Apr
25
2012

Sunday Shows: More than GOP TV?

It's time to tell the TV networks: Sunday morning should be more than GOP TV. Sign FAIR's petition today!

A new study from FAIR (Extra!, 4/12) of the Sunday morning network chat shows found a distinct conservative, white and male tilt in the guest lists. In an eight-month study (6/11-2/12) of the four shows--ABC's This Week, NBC's Meet the Press, CBS's Face the Nation and Fox News Sunday--FAIR found:

* In one-on-one interviews, 70 percent of partisan-affiliated guests were Republican. Those guests were overwhelmingly white (92 percent) and male (86 percent).* Roundtable debate segments weren't much more diverse: 62 percent of partisan guests were Republican. More broadly, guests classified as either Republican or conservative far outnumbered Democrats or progressives, 282 to 164. The roundtables were 71 percent male and 85 percent white.

* U.S. government sources--current officials, former lawmakers, political candidates, party-affiliated political operatives and campaign advisers--dominated the Sunday shows overall (47 percent of appearances). Following closely behind were journalists (43 percent), most of whom were middle-of-the-road Beltway political reporters.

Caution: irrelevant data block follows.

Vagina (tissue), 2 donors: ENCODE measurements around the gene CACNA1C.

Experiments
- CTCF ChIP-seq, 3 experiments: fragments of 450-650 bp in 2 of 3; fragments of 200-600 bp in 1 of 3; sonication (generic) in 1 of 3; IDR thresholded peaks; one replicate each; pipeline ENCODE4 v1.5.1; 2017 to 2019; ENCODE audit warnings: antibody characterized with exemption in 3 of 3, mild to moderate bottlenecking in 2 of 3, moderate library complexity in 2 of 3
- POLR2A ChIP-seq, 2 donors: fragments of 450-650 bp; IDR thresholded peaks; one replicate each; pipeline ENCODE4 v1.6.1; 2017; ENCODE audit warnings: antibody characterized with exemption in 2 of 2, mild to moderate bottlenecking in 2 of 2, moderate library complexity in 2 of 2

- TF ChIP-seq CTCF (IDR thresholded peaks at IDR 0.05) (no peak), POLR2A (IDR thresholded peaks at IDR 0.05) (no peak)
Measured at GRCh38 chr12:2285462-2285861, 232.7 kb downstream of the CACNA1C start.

While the right-wing tilt might be written off as a function of the Republican presidential race, the fact is that the Sunday shows still leaned to the right, though to a lesser extent, during the Democratic primaries in 2003 (Media Matters, 2/14/06).

Whatever the political climate or stories of the moment, Sunday TV gives viewers an overwhelmingly white, male and conservative perspective on the world. Let's call on the networks' Sunday shows to not only balance their partisan guests, but also bring in voices from outside the two-party system to join a conversation that goes beyond establishment politicians and Beltway journalists.

Sign FAIR's petition now!